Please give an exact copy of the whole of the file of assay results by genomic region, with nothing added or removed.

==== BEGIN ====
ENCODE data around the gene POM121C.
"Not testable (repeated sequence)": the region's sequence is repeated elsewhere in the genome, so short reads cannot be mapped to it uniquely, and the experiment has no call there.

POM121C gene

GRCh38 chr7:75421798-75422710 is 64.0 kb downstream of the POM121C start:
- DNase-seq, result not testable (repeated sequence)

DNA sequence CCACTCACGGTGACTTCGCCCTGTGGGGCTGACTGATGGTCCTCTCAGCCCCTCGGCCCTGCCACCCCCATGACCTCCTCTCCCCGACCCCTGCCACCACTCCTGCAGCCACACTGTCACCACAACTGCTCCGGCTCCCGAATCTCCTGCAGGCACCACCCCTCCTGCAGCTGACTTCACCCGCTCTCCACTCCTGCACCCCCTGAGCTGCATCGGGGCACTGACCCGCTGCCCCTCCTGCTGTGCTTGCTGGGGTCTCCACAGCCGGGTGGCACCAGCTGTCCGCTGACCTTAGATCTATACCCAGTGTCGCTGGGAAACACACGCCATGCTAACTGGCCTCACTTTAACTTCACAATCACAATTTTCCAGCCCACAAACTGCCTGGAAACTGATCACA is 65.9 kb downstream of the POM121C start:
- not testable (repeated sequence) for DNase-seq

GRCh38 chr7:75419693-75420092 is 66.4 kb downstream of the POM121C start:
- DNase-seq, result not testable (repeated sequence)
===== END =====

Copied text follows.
ENCODE data around the gene POM121C.
"Not testable (repeated sequence)": the region's sequence is repeated elsewhere in the genome, so short reads cannot be mapped to it uniquely, and the experiment has no call there.

POM121C gene

GRCh38 chr7:75421798-75422710 is 64.0 kb downstream of the POM121C start:
- DNase-seq, result not testable (repeated sequence)

DNA sequence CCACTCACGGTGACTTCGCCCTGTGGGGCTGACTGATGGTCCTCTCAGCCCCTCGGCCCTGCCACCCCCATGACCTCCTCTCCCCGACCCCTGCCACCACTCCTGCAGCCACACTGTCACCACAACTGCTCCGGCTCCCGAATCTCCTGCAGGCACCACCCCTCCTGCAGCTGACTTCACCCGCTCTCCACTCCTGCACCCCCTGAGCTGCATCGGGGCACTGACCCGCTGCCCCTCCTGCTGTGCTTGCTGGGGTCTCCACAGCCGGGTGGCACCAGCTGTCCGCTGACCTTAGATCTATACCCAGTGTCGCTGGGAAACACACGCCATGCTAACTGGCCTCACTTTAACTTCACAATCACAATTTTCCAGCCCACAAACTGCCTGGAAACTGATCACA is 65.9 kb downstream of the POM121C start:
- not testable (repeated sequence) for DNase-seq

GRCh38 chr7:75419693-75420092 is 66.4 kb downstream of the POM121C start:
- DNase-seq, result not testable (repeated sequence)